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November 25, 1972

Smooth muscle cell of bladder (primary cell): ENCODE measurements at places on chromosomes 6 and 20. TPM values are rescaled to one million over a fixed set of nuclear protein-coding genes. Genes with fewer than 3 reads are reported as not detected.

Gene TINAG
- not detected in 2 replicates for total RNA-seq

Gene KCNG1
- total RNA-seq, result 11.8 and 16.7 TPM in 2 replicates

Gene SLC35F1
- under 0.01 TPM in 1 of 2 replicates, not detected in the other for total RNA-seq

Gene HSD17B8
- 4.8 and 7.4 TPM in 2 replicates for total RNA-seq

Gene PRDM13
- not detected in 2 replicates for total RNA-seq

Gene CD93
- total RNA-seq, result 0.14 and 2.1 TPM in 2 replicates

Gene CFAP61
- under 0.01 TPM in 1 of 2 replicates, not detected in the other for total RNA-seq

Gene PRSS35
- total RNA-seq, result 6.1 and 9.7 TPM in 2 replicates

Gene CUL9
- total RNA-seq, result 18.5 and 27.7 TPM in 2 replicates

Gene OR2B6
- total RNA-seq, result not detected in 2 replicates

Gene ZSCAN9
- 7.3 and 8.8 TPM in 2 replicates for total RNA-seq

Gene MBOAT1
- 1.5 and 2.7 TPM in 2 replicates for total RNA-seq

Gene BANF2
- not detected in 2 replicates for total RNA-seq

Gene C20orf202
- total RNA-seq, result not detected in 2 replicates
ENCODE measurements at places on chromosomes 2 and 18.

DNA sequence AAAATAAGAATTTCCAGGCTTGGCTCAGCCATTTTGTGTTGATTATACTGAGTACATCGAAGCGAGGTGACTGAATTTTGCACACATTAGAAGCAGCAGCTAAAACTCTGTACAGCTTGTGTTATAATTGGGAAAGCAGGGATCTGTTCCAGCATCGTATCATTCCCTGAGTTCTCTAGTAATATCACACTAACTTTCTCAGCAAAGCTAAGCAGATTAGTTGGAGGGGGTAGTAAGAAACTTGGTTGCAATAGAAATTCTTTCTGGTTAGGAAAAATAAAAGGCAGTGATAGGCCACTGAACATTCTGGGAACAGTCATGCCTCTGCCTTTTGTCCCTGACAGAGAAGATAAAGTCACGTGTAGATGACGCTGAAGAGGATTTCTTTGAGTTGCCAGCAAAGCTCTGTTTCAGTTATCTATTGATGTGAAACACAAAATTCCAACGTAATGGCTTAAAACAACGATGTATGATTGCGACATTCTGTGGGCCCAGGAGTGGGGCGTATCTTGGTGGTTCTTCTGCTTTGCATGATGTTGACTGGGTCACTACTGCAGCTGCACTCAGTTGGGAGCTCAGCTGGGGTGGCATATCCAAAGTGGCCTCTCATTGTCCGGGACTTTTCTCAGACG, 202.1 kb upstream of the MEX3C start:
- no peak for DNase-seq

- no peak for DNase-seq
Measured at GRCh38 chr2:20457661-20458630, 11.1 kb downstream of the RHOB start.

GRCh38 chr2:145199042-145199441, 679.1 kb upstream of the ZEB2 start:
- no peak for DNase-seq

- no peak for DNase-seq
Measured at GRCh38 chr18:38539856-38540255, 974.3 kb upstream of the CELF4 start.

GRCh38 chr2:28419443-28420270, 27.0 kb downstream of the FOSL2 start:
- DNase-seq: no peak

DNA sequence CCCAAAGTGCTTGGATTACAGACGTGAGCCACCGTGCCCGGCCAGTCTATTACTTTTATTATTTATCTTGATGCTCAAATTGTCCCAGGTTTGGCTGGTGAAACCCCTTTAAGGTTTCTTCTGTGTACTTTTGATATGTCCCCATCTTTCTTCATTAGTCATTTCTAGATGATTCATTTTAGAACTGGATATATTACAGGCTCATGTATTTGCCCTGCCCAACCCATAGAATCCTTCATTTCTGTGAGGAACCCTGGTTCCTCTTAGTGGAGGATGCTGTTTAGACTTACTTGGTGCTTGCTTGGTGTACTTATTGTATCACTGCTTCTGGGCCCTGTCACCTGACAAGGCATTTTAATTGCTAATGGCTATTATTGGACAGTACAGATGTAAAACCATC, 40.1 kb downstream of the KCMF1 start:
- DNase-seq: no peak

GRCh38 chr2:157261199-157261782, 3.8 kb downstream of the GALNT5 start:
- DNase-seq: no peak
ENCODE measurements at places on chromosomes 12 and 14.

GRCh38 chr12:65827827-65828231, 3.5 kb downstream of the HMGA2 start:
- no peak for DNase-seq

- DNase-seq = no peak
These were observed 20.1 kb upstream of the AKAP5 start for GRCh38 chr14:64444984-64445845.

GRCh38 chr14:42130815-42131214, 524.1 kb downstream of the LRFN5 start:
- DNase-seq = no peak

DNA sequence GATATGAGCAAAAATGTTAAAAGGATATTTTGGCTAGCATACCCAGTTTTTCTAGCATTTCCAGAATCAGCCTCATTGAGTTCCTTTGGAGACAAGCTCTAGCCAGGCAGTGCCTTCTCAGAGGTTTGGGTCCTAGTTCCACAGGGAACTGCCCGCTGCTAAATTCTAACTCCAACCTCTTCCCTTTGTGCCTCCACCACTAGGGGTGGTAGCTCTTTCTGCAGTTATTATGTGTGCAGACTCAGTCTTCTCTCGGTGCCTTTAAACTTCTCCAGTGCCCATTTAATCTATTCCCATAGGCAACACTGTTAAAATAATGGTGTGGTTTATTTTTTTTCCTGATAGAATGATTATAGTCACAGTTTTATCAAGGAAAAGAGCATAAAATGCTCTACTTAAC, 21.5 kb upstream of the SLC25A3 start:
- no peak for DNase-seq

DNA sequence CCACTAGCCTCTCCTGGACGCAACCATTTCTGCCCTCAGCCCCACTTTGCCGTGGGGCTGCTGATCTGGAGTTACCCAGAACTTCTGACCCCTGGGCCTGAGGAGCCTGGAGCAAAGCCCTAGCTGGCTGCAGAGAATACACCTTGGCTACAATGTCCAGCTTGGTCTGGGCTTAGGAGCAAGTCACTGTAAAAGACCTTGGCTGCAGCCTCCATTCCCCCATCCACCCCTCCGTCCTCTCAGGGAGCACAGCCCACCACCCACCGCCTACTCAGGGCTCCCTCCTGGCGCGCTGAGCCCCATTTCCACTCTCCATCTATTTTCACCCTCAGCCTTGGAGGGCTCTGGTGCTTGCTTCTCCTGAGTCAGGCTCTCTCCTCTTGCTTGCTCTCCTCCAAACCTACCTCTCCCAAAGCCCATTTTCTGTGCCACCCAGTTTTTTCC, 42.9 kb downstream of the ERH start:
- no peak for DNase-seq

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Approved For Release 2oM64)b 9'9 t -RDP80-01601E 000400160001-3 2 J iO J 7372 Stud coy : ah. '.~ INVISIBLE EMPIRES, Multina- tional Companies and the Mod- ern World, by Louis Turner. Harcourt Brace Janovich, New York, 1971.228 pp. By VICTOR PERLO This book. written by a young Englishman. can be used as ref- erence for sonic facts and partial histories about multinational corporations. There is even one more or less valid. broad general- ization: --We shall argue in this book that the typical transaction in international commerce is no longer simply exporting or im- porting. Instead. it is increasing ly the creation of manufacturing facilities owned by multinational companies." Turner visited 'the offices of International Business Machines and was given some interesting facts which he retails to his read- ers: IB\l operates in 104 countries. through charging super monopoly prices after buying materials at prices below their value. There is no examination. for example. of IBM's pricing policy. which in essence is to sell its products at about five times the factory cost of production: There is no mention of how -paternal- istic." anti-union IBM engages in super exploitation of labor. Within the United States it signs con- tracts with service supply com- panics for laborers. cleaning per- sonnel. etc., who are largely Black or members of other mi- nority groups and get none of the benefits of IBM's "regular" em- ployees.Outside theUnitedStates, it manufactures components in the U.S. puppet state of Taiwan. using workers paid one twentieth the U.S. scale. Turner minimizes the impor- tance and scale of international operations before World War II. and, in particular, omits the long- standing operations of 'the inter- national oil trusts and cartels. Incredibly. Turner doesn't even mention the multinationa) banks. which play a role in the interna- tional operations . of monopoly capital quite comparable to their role within individual imperialist countries. Nor is there any. sys- tematic discussion - under any name - of the elaborate inter- twining of imperialist government and private monopoly. of the man- ifold means of assistance derived from the home government by the mulitnationals in their drive to expand. Turner notes the rapid growth of U.S.-owned multinational cor- porations in Europe since. WVorld War H. How did they get there? He attributes this to U.S. advan- tages in research. development and management. But he com- pletely evades the main point: The U.S. emerged ? unscathed and enriched from World War II, with an overwhelming advantage over its imperialist rivals in financial and material resources. Achieving military occupation and relatively permanent military bases in Western Europe, it im- posed anti-Communist govern- ments there'. In effect, it made with over 500 sales offices and pro- duction facilities. All this is cen- trally' coordinated through 307 communication centers. via some 10.000 teletype messages daily letters are obsolete. Some 2.500 executives have desk-top micro- film readers to get instantaneous- ly any piece of information they need. It employs 24.000 research and development personnel in 26 laboratories, seven of them in ,Europe.One might add-it wasn't -true vet when Turner wrote - that IBM now makes more profits from its foreign operations than from its U.S. operations. and more. from its foreign operations than any other U.S. corporation. Turner points out that IBM, de- spite its "multinational" charac- ter, is solidly U.S. in ownership, control, and management. Only 1.6 percent of the executives are non-U.S. citizens, which means that in all the far-flung establish- ments of IBM, the local workers have U.S. bosses. But there is nothing in this book about the driving force behind IBM and the other multinationals. There is no realization that this. is the modern expression of the need of monopoly capital to ex- pand anywhere and everywhere. and especial ert su r e profits Cram o eli~ eo r eleas 9 IPA r"- ~t4trt1601 R000400160001-3 through payment of lower wages the socialist revolutions that were than in the home country and inevitable at that time in .a num- ber of these countries if the in- ternal forces were permitted to settle the issue without outside interference. This resulted in an J open door for U.S. capital and for U.S. military power to ensure the retention of privileges of U.S.- owned corporations, among other purposes. Without this. all of the alleged "managerial superiority." of the U.S. corporate brass would have counted for nought. Turner does tell of the espion- age operations of firms such as Imperial Chemical. Monsanto. du Pont: the relations of some U.S. monopolies to the Central Intel- ligence Agency, and connections with military intelligence and armed interventions. As an ex- ample. he cites the role of the United Fruit Co.. the Dulles brothers and the CIA in the 1954 overthrow of the progressive Ar- benz regime-in Guatemala. But all this is in the past. says Turner. Twenty }ears ago. at the time of U.S. interventions in Iran and Guatemala. the apologetic professors were referring to the supposedly extinct imperialism of Teddy Roosevelt and Calvin Cool- idge. Now Turner simply updates the same, transparent technique softened with sham naivete: "This area is grossly under- studied. The classic firms with in- telligence links, like United Fruit. are relics of the "bad old days of open 'dollar imperialsm.' We need to know more about how the man- ufacturing newcomers to the world scene.are conducting then- selves." Come now, Mr. Turner. What about ITT and Chile? What about the warfare of the Seven Sisters of international oil against Iraq? What about Union Carbide and Rhodesia? What 'about the U.S. sugar trust and the Marines in Santo Domingo?And above all, what about that most fierce and on-going genocidal warfare of U.S. imperialism, on behalf of Standard Oil, Chase Manhattan and the Bank of America, Ford Motors and McDonnell Douglas - coT1' Approved For Release 2001 8t'P80-01601 R0004 PAIL 1972 What Can Be Done At Foggy Bottom (2) OP RATION TOPSY by John W. Tuthill Everybody seems to talk-or write-about the bureaucracy, but, like the weather, nobody does anything about it. A faceless and pervasive force, it overwhelms people, and few ever confront it. One man who did was John W. Tuthill, a career Foreign Service Officer who came to the simple conclusion that in Brazil, where he was appointed Ambassador in 1966, there were too many official Americans. His remarkable attack on the "system," or systems, had far-reaching con- sequences for it helped set in motion successive rounds of personnel cuts throughout the world- by both the Johnson and Nixon Administrations- which have actually resulted in an over-all reduc- tion in U.S. officials overseas. Here, for the first time, Ambassador Tuthill tells his own story. He called his project "Operation Topsy," because, as he puts it, "it sought to deal with an organization that had not been constructed on the basis of a comprehensive decision of the U.S. government, but had `jest growed.' "-The Editors. Operation Topsy resulted in considerable budgetary and balance-of-payments advantage for the U.S. government. These benefits, however, were not the basic reason for its being. Operation Topsy came about because of a political judgment. U.S. government personnel in Brazil had increased 'steadily since the spring of 1964, when the corrupt and ineffective Goulart regime was overthrown and General Castelo Branco was proclaimed President of Brazil. By mid-1966, there were 920 U.S. citizens, plus about a thousand Brazilian employees in the American' mission. This number did not Corps volunteers. While Operation Topsy was to involve all major U.S. government agency operations in Brazil including the pro- fessional staff of the Peace Corps, it did not include the volunteers. This was the only im- portant exception to the cut in personnel, and it was based upon my conviction that a huge country like Brazil could easily absorb several hundred Peace Corps volunteers, who were engaged in useful work, often in remote parts of Brazil. Castelo Branco, who was Put in office by the military, nevertheless was an extraordi- nary head of government. Intelligent, trained to public service and of unquestioned integrity, his interest was to bring his country out of the disorder, the lack of growth, and the corrup- tion that had existed during the immediately preceding years of the Quadros and Goulart regimes. After years of corruption, drift and infla- tion (at rates up to and above 100 percent a year) the American government welcomed with enthusiasm-some thought. with exces- sive enthusiasm-the Castelo Branco govern- ment. The result was a staggering expansion of the role and personnel of the American government between 1964 and 1966. The U.S. government assured Castelo Branco of a very considerable increase in economic aid along the lines of the Alliance for Progress. Previously, U.S. aid had pretty much been limited to local "islands" within Brazil, in an effort to be of help to the Bra- zilian people, but at the same time, to avoid giving support to a corrupt and inefficient gov- ernment. In addition-and this of course was more controversial-the U.S. government agreed to increase its military aid and im- plicitly to increase the number of military advisers in Brazil. Like most governments, the U.S. govern- ment is hard to move. However, once the governmental mass begins to move, it is ex- tremely difficult to change its direction. It is also almost impossible to prevent bureaucratic Approved For Release 2006/01/03 : CIA-RDP80-01601 R000400160001-3 `continued Approved For Release 20 IeFlAgRDP80-01.601 P,dR#'80r1a i4, more authoritar R ,. tan, and less concerned about main- Richard Barnet LETT taining a constitutional facade) CvTAT .felo Branco assumed extensive dicta- {itorial powers. In 1968 a leftist. move- ment began to grow in the universi 'ties, and there was a blight of bank robberies and urban terrorism that culminated in the kidna aping of the "Fairly cruel but sensible policies American ambassador. The govern A few months ago, I would hear major .competing forces in Brazilian nlent of Costa e Silva, in poser since every week of sonic personal friend or life by listening . to what people say 1966; responded with the suspension of habeas corpus and the blatant use acquaintance who had just been tor- about torture. ~overinment attitude of torture. Lured. Many of my former students The -official g d with a prominent ban}:cr have been.subjected to electric shock, concedes that some "excesses" may I talked plantation wit owner was en beaten and had their. bones broken by have occurred but insists that torture liusia c about the tough wasuen- the police, and they killed m best is. not a policy. Indeed, Jarbas Pas- -the antic had et employed to curb friend in an interrogation session. But sarinho, the Minister of Education, ?~ 1 ye now you hear less about torture. well over a year ago publicly 'de- inflation, defeat terrorism. and pro- There are not many people left worth nouncecl torture, and at least one mole growth. I~ or him there was no torturing. -An intellectual critic brigadier general was transferred in doubt that anyone who had suffered, mild disgrace' because lie had author- any unpleasantness at the hands of the' s nce deserved it. None his friends tP Of course the economic miracle ized the use of electric shock treat police. deserercd the ne of his fin .will continue. T'his is a next. country meat on political prisoners: At the p ha a~reccl that the novetest fro had with' tremendous opportunities and same time the generals ]pith whonn I :, z we have f6itrid the way to develop. talked stook obvious pride in the keen able to keep inflation down only -A retired admiral "stability" that had been achieved by by breaking the power of the unions their "strong measures." "In 1961?," and controlling wages. (There has one admiral said, "-our couittry.was on been no legal strike in Brazil since ? illegal strikes were HE T3ItAZ1LIANV REFOT:UTION, Which the brink of collapse: terrorism 1961. , ruthless! 'T'he f reew w ill ga "Ekes wens recently celebrated its eighth bank robberies, Communists ?in the y 1 'birthday, 'is a unique political pile- zovernffic lt, and a 9.1 per cent rate of don't understand that we need a stronmnovernnncnt here. The people nonSe non1. Although Brazil is now run inflation. '1 he Revolution brought the ot readfor ow' };ind of denloc largely by the Army with the aid of discipline and order essential for. aIrree;dn At liii), fogyouion that perhaps the police, it is neither a COI1uCntional economic progress. the inent was now secure .police state nor a traditional Latin There arc signs that the rulers of thou goveovtrnreturn to a s ten] of direct American military govcrnnunt. Nor, Brazil are divided about the most g } for most of the people who live there, effective techniques of social control.- elections, he became agitated. "There be elections is it an "economi:c miracle." Between Some favor putting more emphasis on 11 won't lectidoons f fo'rfh~ aloCnog time and the torture rate and the growth rate the rack, others on the TV tube. One win." shouldn't l be. fficial only- an o there is a profound and subtle con indication of this tension is the his- woAlld overn wme ]ant and an official o neetion. The generals who !told Brazil tory of the Revolution itself. The first government erim min part)' and tho C - peneration of generals, who seized posit } in a more effective grip than exists in generation gist ptar[ illegal, his fears seemed any government elsewhere in Latin power in 1961?, were, within' the spec- } America worship economic develop- from of Brazilian military politics, irrational, but the emotion in his voice meat. They are prepared to achieve it -liberals. The first president, General .1cf taro doubt that they were real. through a judicious mixture of official Castelo 'Branco; though prepared to For intellectuals, would-be political terrorism, modern techniques of take stronaction against any polit- activists, and students, the police 'tor- Z3 and social control, and ical activity identified as "subver- ture has succeeded in imposing a code what former Minister of Economic sion," looked fjorward to-the relaxa- of behavior. After almost four years of systematic sadism, the litres are Planning Roberto Campos calls "but- lion of military rule. of elem.. systematic one in Brerli are cancer capitalism." The state elections of 1965 de- 'low ,a r No oneil do t is In every conversation I had in stroyed those hopes. The opposition social in is s a a 1. rsu sine inaz icial tc strums iof ntro Brazil, whether. with generals, high candidates die} too well; under pros- socsocceedon brilliantly for two reasons. government officials, corporation su1e from the right using generals First, the government has made it presidents, professors, or students, it Richard Barnet, codirector- of the destitute clear that it will resort to any met}nods, !was evident. that police torture was for Policy Studies in Washington, has written no matter how barbarous, to discour- { much on their minds. One can gatn ? sereral books on foreign and military policy, agc a?sociatiotts it considers daIlget'- an instant and, I suspect, reasonably the rnoSt recent of which is The Roots of War ous. It has used such spectacular accurate impression "of some pf the (Atheneum). methods as loosing a live alligator on a young woman who would not talk.- Approved The deterrent effect is obvious. People For Release 2006/01/03 :CIA-RDP80-01601R0QO4QQOc6Q00de8ftde in their closest friends for fear that they Will reveal ~~AASSxg T Approved For Release 2UUN~~ 3 I, C - P80-016018000 26 A U G 1972 By RAGNAR LANGE A Brazilian joke goes, "Cabral dis- covered Brazil in 1500 - Tad Szulc discovered the Northeast in 1960." In= deed; Szulc's front-page articles in the New York Times catapulted the area out of. 200 year. of obscurity into inter- national renown. Szulc wrote of the shocking deprivation 'and inequities of the Northeast and described the rise of Francisco Juliao`s Peasant Leagues. And he concluded with the warning that "the makings of a revolutionary situa- tion are increasingly. apparent." Szulc's article found many avid readers, among, them John F. Kennedy, who was just winding up his campaign for the presidency. After his inaugura- tion, Kennedy dispatched Arthur H. Schlesinger Jr. to make a first-hand investigation of the situation in the Northeast. Schlesinger returned con- vinced that something must be done to prevent the area from falling prey to a Communist revolution. According to the domino theory, if Northeast Brazil went Communist, Brazil would go; and if Brazil went, Latin America would, go; and if Latin America went ... obvious- ly, emergency action was indicated. THE "EXPLOSIVE" situation there made the Northeast an obligatory stop-off on everybody's trip through South America. Within' two years the list of visitors included George Mc- Govern, Sargent Shriver, Edward Ken- nedy, Henry Kissinger, Ralph Nader and Yuri Gagarin. Unfortunately, none of them was able to offer a solution to the Northeast's problems. Meanwhile, Francisco Juliao, Per- nambucan lawyer turned peasant orga- nizer, basked in the fame Szulc's arti- cles had brought him. Enthusiastic throngs of farm laborers gathered to cheer him wherever he spoke and to give him assurances of their readiness for action. However, as it turned out, action was not Juliao's strong point. For one thing, he lacked a program; for another, he was ideologically inconsist- ent, one day espousing violent methods and the next day eschewing them. The only point he madc.absolutely clear was that if there were any violence, he didn't want to be involved. Nevertheless, despite his ambiva- lence, there could be no doubt that Ju- liao was amassing. considerable. poten- tial political power - potential because under Brazilian law illiterates could not vote, and in Northeast Brazil almost all peasants are illiterate. However, at this time there was a movement underway to enfranchise them and the various leftist parties set about courting Juliao in the hope of guaranteeing themselves the peasant vote, if it materialized. Both the Brazilian Communist par- ty and President Joao Goulart's Brazili- an Labor party made overtures, but Juliao was carried away by dreams of a grandiose scheme for a nationwide peasant-worker alliance of which he himself would be "maximum leader." This plan put him on a collision course with Goulart, who had visions of filling the void left in Brazilian politics by the suicide of his mentor, Getulio Vargas, by assuming the Vargas role himself. Goulart made Juliao a concrete offer, the exact terms of which never have been disclosed, and, when Juliao reject- ..ed it, Goulart turned on him with all the fury of an avenging angel. the workers nor the peasants but wholly Juliao did not fare much better with with his own personal ambitions. the Communists. Ile became entangled None of the Northeastern peasant in,the web of the Sino-Soviet dispute, organizations offered the slightest re- and because he felt that the Brazilian sistance to the military takeover. Fol- situation more closely approximated the lowing the coup, Juliao was seized and Chinese c x p e r i e n c e of revolution spreading from the countryside' to the cities, he earned the undying enmity of the Moscow-controlled party leadership. His ideas were derided by the party's Central Committee as a manifestation of "leftist extremism - the infantile disease of communism." By now, Juliao was facing yet an- 10- years ago. Or 100 years ago, for that other challenge. Among the stream of matter. "The peasants," Page writes, visitors to the Northeast had -been a "were imbued with a sense of fatalism respectable number of CIA operatives. toward the travails of their earthly Having analyzed the situation as one in . life." Their feeling of hopelessness is which the deep-seated influence of the abviously well justified. Catholic Church could be used to turn the tide in favor of democracy, freedom and the status quo, the CIA proceeded to lend 'unlimited assistance - finan- cial, organizational and otherwise - to Church-sponsored unions. According to Joseph Page, the padres were so naive that they did not realize they were re- ceiving CIA support. Be that as it may, the CIA funding soon enabled the . Church-affiliated unions to make deep .inroads into Juliao's Leagues. Alarmed by the growing power of the Catholic unions, Goulart moved to close them down through federal "intervention." At the same time, a group, of young Trotskyists and a Maoist splinter group entered the competition to unionize Northeastern farmworkers. By the end of 1963, the situation in Pernambuco wad one of utter chaos. AGAINST THIS backdrop USAID and SUDENE, the Brazilian regional development. agency, were trying to bring about some kind of economic inir- acle that would significantly alleviate the .plight of the Northeastern peasants. Given the circumstances, it seems hard- ly surprising that their plans failed to produce any substantive results. Nor does it really seem surprising that the Brazilian Army finally tired of Goulart's ineptitude and decided to re- move him from office. Ile had long since degenerated into a political demo- gogue of the worst variety, and Page's thrown into a dungeon where he was kept in solitary confinement for two months. He was freed on a writ of habeas corpus in September, 1965, and now lives in Mexico. The lot of the Northeastern farm laborer today probably remains sub- Approved For Release 2006/01/03 CIA-RDP80-01601 R00040016.0001-3 THE, NATIOli Approved For Release 20041Q1/04L. 7z3RDP80-01601R000400160 1.L 7-, Z li J'LU 2 J V A 2, . I i;wAD OMD 19, T`3I15 Mr. Burns, professor of Latin American history at UCLA, has traveled extensively in Brazil during the last twelve years. Ile has written five books on that country, of winch the most recent are Nationalism in Brazil (Praeger) and A History of Brazil (Columbia University Press). Ond hundred fifty years ago, Brazil broke its political ties with Portugal. While serving as regent of Brazil, Prince Pedro, the young Braganza heir to the Portuguese throne, unilaterally declared Brazil's independence. With most of the Western Hemisphere independent of Europe by 1822, Pedro had little choice. Ile could declare Brazil's independ- ence and'become its emperor, or he could stand by while the restive Brazilian elite declared their own independence and established a new government without the guiding hand of the I3raganzas. The former course was obviously his' preference, and.the I3raganzas ruled until the republic was established in 1889. Although nominally independent, Brazil changed little throughout most of the 19th century. True, a small Brazilian elite exercised political power in place of the Portuguese, but institutions, customs and so- cial patterns remained much as they had been in the colonial past. Great Britain dominated the economic life of the new nation at least as much as Portugal had during' the colonial period. Fifty years ago, a group of writers, poets and artists, weary of Brazil's slavish imitation of European culture, gathered at the Municipal Theatre in Sao Paulo to pro- claim their country's intellectual independence. During the "Modern Art Week" of 1922, they pleaded with their com- patriots to forget the marble temples and Gothic churches of Europe and contemplate the lush vegetation and nat- ural wealth of Brazil. They turned the eyes of the nation inward,.an introspection which produced a series of fasci- nating studies of the Brazilian character and soul. A new type of writer-of whom Gilberto Freyre and Jorge Ama- do are best known in the United States-created a .style, language and-subject matter that were uniquely Brazilian. Having achieved their new intellectual; insight, the Bra- zilians became increasingly aware of their economic de- pendency. If Great, Britain had dominated the economy in the 19th century, the United States did so.after World War I. The great . financial debacle in Western Europe and the United States in. 1929 adversely affected brazil and prompted the new government of Getulio Vargas, the man who, alive or dead, shaped Brazil in the 1930-64 period, to take measures to reduce Brazil's economic dependency. Ile increased governmental planning and par- ticipation in the economy. A steel'company was founded in the 1940s; a national oil monopoly, Petrobras, was authorized in 1953; a company to encourage and control the production of electrical energy, Eletrobras, came into being in 1962, the same year in which the government promulgated a law to limit profit remissions abroad. Those measures, taken to increase Brazil's polit- ical, intellectual and economic independence, v,'ere dra- matically reversed after April 1, 1961. On that day the miliiary swept into. power, deposing the constitutionally selected President, Joao Goulart, and ending nineteen years of successful experimentation with democracy. Vocal and powerful elements of the upper and middle classes, fearing the Populist tendencies of the Goulart government, had called upon the military to put an end to further reform. The officers had intervened in politics before but customarily withdrew after a short tir,te, leav- ing the government in civilian hands. Not so in 1965. The officers resolved to exercise power themselves and they have done so with increasing harshness ever since. One of the most surprising results of these eight years of military rule has been the surrender of much of Brazil's independence of action and choice, so painfully won dur- ing the preceding decades. The originality characteristic of Brazilian political and intellectual life during the 1950s and early 1960s has disappeared, smothered by an official disapproval of trends prevalent in that period and de- nounced by an insecure middle class that is eager to imitate as superior whatever originates abroad. With Brazil now exercising, less independence of action than at any time in memory, it is ironic that in 1972 the nation lavishly commemorates 150 years of political in- dependence. The irony has not gone unnoticed. What happened to a slogan posted on a wall in downtown Rio de Janeiro indicates that at least some Brazilians are aware of the absurdity of the commemorations: a vertical line drawn in the appropriate place in "Viva Independ- encia" (Long live independence) transformed the mean- ing to "Viva In/dependencia" (Live in dependency). Nearly every aspect of Brazilian life feels the weight of the new dependency. In no 'realm is it more obvious or heavier than in foreign policy. Hardly had the military Approved For Release 2006/01/03 : CIA-RDP80-01601 R000400160001-3 Cdr t5.niaoci? cc> MOSCOW., ZA RUBEZHOM Approved For ReleaS,! RQg6I73 : CIA-RDP80-01601 ROQ - no CO06lll.eH'NK) 4K0ppecnOH, eHTa? mm 93 Ba- wHHrTOHa, ienOCne nony4acosor.o Apy)KeCTBCHHOro onpOCa)) ceHarc a KOMHCCHR no AenaM aoopy)KeH- Hbrx c,n yreepANna Ha3HageHNe reHepan-MaAcipa BepHOHa YOn?Tepca Ha nOCT 3aMeCTNTen51 AHpeKTO- pa ueHTpanbHoro pa30CA61BaTenbHoro y.npaBneHHR CWA. Ci)aKTV.4eCKN OH 6yACT, OCyw,CCTBnRTb HCnO- CpCAC,TBCHHOe py,KOSOACTSO ynpasneHHeM, nOCKOnb- tcy AMPCKTo-py L>,PY P. XOnMCy, KaK o6b)tone"o, no- py4eHO IHa6woACHNe 3a BceMH onepaU1l?RMN aMe- p14K8HCK14X opraHOB pa30eAKH, BKntogaJ cneLtcny)K- 6b1 fleN7arOHa. YonTepcy 55 neT. 31 roA off inposen a BOCHHOA pa3seAKe,H3 HHx 24 roAa 3a rpaHHLw . B aMepN- K8HCKOA npecce Yonrepca npwHRTO HMCHOBaTb 4mmHrDKCT0M)) (NnK 1 I I11 40p1 600n1-3 gone, but if you cancentrate with all your strength on o t. me had Been suffering Trom ulcers.' r nr iy thing 'you'll talk about." .a tiirourh at the hands of the police one thins. the : Contfudd 0 GUARDIAN Approved For Release VP31-RDP80-01601 R000 Approved For Release 2006/01/03: CIA-RDP80-01601RO THE STOCKTON RECORD .4 may 1970 rUOP.PrOfeSSOrFrOm Brazil l+ lSays CIA '? Debases Peace Corps By MARJORIE FLAHERTY are involved in the shaping of Of the Record Staff "the right way of behaving". The U.S, Central Intelligence through programs in which? Agency has debased the once "every course out I I n e is /beautiful Peace Corps, Dr. Flor- checked for content." Peoplel V -' tt,rh Villa_Alvarez a Coven r,.{_ Fare b e i n g labeled subversive , lege p r o f e s s o r from Brazil, ~vua ; is one of "cultural terrorism aaaress at the university of the tures," Villa-Alvarez claimed. P ifi ac c. '85 FIRED' "CIA agents play the role of ?: , P o I n t I n,g out that "85 out anti-Americans in the P e a c e standing scholars were f I r e d ' Corps to find out what others last year in Sao Paulo alone," I FF think," Villa-Alvarez declared. Villa-Alvarez said, "before theyl The educator, who once removed me I left the' trained Peace Corpsmen, indig 'colony."' nantly reported that "some of_ Reflecting his frustration, the t my former students at New ? professor, who has taught in the E; ,York University are: being 'used ? U.S., Brazil and other countries, by CIA to try to penetrate Bra- said he officially "denounced" f 7ilian student ' grnnne A. - gracing worx.'- opportunity, and has even been 'WORST KIND' ; praised .for his efforts, but his Villa-Alvarez, who has worked. reports have been shunted aside on socio-economic projects in. without action. Latin America for the United' Warning that present tactics Nations as well. as for his own.? in South America "will ?raise~ country, sees U.S. influgnce' as.- radicalism against the United 1 "cultural colonialism-the worst, States,' Villa-Alvarez "support-h kind.' - ..ed every word" of Dr. Richard ` Thoroughly disenchanted' with,'' Shaull, Princeton professor whol American and Brazilian ap- declared at UOP Monday nightql h proac es. to progress, Villa that Latin America is ripe ford ?Alvaro7 asserted businneemen ...t..,: t._.... .L___ use are in both countries think only of viable political alternatives .for'4 their own Interests and have those who want reform, "manipulated technical assist-?. Shaull also said the future of t d .ante o is s e r v e both coun Latin America will be deter- " tries. ' mined by what basic changes { Since the rise of the military' occur in the United States. p a r a d I s e for foreign invest ' associate professor of commu=` ments," Villa-Alvarez declared.:' nity development,' sociology and', . The regime invited "an inva cultural anthropology at Covell Sion, a take-over of Brazilian'in-.. since September, noted that ml- dustries," he said, and the sub- norities in the U.S.- are "claim- Sequent "denationalization I s' ing through violence ;what' tragic and frightening." should have been given to them -- The government sought for- by right" but said he-does not-I eign money by offering special .yet have a "complete grasp" of;~ ' rivileges . to foreign ' bu i ee2_?' `. h t._.-t - ._ ___ ~.___ . p s n t e ene ble > men, he added. d i s c it s s the social, revolution. $a said U.6. experts in Brazil ? tare i,? Approved' For Release 2006/01/03 : CIA-RDP80-01601 R000400160001-3